Last week, a number of incumbent Nigerian governors discussed what they are planning to do after they leave their respective offices.
They spoke at the 4th retreat of the Nigeria Governors Forum in Port Harcourt, Rivers State, during a session on Life after office: Perspectives and Challenges, chaired by the former President of Liberia, Amos Sawyer.
Oyo State Governor Abiola Ajimobi recalled how he run successful oil and gas businesses before rising to the top political posts. He observed that people would look up to him and bring all kinds of gifts whenever he was “in a lucrative position,” but wouldn’t even remember his name when he was left it. The Governor maintained that one must be well prepared for the challenged ahead and have some definite ideas that must be implemented.
He talked that he has learnt from personal experience that it is best to “avoid enjoying what you usually cannot afford and just know that life is transient”.
Speaking about retirement, Governor Ajimobi advised other politicians against trying to influence the successor, because even determining the person who will succeed one in the office doesn’t mean that an outgoing governor will enjoy his retirement. After he leaves the office, Ajimobi said he intends to become a preacher and “tell people that there is God”.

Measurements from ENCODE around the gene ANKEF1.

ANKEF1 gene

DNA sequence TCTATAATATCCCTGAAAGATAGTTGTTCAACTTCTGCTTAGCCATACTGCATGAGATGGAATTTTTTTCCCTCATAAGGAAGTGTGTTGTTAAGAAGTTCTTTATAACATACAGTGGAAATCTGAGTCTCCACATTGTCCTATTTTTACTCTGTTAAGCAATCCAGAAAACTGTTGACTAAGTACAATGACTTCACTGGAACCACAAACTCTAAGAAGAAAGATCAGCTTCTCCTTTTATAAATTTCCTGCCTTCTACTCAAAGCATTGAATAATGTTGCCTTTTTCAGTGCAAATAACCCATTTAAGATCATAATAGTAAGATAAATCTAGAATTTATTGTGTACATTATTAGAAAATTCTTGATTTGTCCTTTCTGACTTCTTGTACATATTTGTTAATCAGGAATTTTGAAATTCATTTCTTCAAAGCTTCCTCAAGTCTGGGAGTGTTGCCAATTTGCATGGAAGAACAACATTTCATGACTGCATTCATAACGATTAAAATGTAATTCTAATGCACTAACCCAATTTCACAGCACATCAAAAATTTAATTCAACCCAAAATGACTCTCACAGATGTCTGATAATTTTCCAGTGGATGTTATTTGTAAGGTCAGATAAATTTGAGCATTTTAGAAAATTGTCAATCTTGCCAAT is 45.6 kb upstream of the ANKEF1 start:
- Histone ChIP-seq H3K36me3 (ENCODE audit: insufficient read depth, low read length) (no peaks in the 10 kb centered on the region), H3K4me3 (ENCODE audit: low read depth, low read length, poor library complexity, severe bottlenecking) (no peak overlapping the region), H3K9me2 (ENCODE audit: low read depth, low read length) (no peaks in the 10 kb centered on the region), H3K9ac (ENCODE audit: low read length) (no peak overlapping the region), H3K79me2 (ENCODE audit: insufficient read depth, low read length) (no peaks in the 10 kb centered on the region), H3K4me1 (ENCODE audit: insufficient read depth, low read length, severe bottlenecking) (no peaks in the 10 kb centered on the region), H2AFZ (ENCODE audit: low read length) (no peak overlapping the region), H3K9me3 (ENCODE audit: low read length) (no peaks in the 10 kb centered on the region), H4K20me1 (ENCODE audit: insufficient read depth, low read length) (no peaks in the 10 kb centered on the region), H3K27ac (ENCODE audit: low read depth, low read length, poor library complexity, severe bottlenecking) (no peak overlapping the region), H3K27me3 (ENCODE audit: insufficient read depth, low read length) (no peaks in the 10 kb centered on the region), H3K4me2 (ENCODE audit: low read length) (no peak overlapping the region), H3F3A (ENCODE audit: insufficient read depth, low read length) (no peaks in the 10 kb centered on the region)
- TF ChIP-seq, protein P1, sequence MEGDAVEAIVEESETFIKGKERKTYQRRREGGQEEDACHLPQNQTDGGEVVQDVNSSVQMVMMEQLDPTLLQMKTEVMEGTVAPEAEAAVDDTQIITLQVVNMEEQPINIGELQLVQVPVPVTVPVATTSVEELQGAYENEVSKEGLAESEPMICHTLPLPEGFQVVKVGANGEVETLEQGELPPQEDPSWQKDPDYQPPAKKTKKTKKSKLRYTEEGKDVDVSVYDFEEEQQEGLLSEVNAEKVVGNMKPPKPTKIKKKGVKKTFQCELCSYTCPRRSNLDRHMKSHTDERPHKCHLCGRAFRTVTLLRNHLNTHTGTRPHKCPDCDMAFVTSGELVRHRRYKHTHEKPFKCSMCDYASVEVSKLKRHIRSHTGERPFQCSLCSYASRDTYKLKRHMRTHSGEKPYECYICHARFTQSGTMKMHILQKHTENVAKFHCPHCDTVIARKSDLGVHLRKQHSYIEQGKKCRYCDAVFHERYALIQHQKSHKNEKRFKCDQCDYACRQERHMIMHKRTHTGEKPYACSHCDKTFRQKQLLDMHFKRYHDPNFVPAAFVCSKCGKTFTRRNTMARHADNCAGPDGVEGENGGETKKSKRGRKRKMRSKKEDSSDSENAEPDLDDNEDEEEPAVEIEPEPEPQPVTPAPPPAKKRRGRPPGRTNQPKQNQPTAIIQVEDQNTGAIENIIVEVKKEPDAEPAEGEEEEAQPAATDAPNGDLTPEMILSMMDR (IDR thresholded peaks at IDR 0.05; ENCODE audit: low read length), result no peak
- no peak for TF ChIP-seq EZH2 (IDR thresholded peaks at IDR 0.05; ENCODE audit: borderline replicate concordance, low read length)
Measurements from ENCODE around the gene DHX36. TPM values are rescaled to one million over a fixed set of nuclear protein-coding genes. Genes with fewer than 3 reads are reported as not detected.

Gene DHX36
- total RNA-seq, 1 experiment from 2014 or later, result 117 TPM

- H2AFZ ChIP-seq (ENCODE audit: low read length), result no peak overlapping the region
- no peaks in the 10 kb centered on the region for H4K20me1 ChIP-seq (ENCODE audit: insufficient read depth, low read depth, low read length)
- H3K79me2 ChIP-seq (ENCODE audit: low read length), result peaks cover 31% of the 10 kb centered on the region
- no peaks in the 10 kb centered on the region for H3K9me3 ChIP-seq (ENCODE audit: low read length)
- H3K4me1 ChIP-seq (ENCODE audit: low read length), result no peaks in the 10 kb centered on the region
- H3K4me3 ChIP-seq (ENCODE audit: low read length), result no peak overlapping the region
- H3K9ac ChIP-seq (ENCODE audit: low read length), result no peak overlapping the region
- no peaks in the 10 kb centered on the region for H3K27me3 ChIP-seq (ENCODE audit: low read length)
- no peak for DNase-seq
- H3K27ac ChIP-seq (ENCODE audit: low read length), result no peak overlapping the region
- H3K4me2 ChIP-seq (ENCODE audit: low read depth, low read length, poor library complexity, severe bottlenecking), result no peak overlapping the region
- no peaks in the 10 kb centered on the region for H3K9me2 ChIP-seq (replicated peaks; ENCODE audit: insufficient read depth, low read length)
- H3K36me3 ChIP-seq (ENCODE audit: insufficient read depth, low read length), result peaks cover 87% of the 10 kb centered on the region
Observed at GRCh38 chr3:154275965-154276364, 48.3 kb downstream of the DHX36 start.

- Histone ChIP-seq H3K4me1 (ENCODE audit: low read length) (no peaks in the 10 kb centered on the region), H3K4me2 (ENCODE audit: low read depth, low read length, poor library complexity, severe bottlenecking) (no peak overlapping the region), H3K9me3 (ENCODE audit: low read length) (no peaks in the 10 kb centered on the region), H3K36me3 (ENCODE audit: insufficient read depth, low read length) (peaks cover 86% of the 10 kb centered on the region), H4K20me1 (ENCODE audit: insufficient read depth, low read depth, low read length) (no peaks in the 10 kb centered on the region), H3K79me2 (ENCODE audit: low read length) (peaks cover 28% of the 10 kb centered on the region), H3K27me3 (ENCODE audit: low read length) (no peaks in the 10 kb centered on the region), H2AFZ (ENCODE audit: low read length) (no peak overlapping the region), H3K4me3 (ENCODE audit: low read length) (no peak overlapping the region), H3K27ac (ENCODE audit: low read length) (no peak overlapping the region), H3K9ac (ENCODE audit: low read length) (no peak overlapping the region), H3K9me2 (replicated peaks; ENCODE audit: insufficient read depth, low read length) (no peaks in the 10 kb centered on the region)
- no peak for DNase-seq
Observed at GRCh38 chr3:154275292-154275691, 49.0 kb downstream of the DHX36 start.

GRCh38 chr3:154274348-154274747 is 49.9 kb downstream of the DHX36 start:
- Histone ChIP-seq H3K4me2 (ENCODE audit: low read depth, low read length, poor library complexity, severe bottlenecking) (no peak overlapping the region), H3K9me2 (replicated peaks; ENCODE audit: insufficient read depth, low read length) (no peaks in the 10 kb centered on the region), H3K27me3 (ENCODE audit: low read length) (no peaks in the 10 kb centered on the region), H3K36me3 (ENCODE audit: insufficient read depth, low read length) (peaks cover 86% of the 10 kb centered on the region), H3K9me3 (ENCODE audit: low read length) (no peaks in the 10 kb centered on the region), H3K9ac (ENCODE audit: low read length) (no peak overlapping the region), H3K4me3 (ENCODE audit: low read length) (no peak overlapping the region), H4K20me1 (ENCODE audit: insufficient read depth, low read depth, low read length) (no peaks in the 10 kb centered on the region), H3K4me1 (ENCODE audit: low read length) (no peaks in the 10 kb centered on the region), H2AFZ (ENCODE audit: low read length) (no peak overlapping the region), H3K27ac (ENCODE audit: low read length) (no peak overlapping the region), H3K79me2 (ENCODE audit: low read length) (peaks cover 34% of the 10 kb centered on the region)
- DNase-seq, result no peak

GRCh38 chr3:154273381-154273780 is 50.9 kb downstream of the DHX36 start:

While some persons, fearing “life after office,” have engaged in accumulating wealth, Imo State Governor Rochas Okorocha expressed his confidence that one’s effective governance would serve an isurance for retiring governors. He says he realizes that his term would eventually come to an end and stressed that one of the main goals of any governor’s administration should be fighting poverty.
“For me, the dramatisation of poverty is stupidity,” the Governor said. “I’ve gone through it and I swore that my generation will never experience it. It is better to have AIDS than poverty.”
Adamawa State Governor Murtala Nyako, on his part, said he is planning to become a farmer and does not expect any benefits from the government when he leaves office.
Edo State Governor Adams Oshiomhole said he said he did not even understand why the question had been raised, as there is always a time to leave any office. He only expressed his hopes to be able to move around freely after leaving his office.
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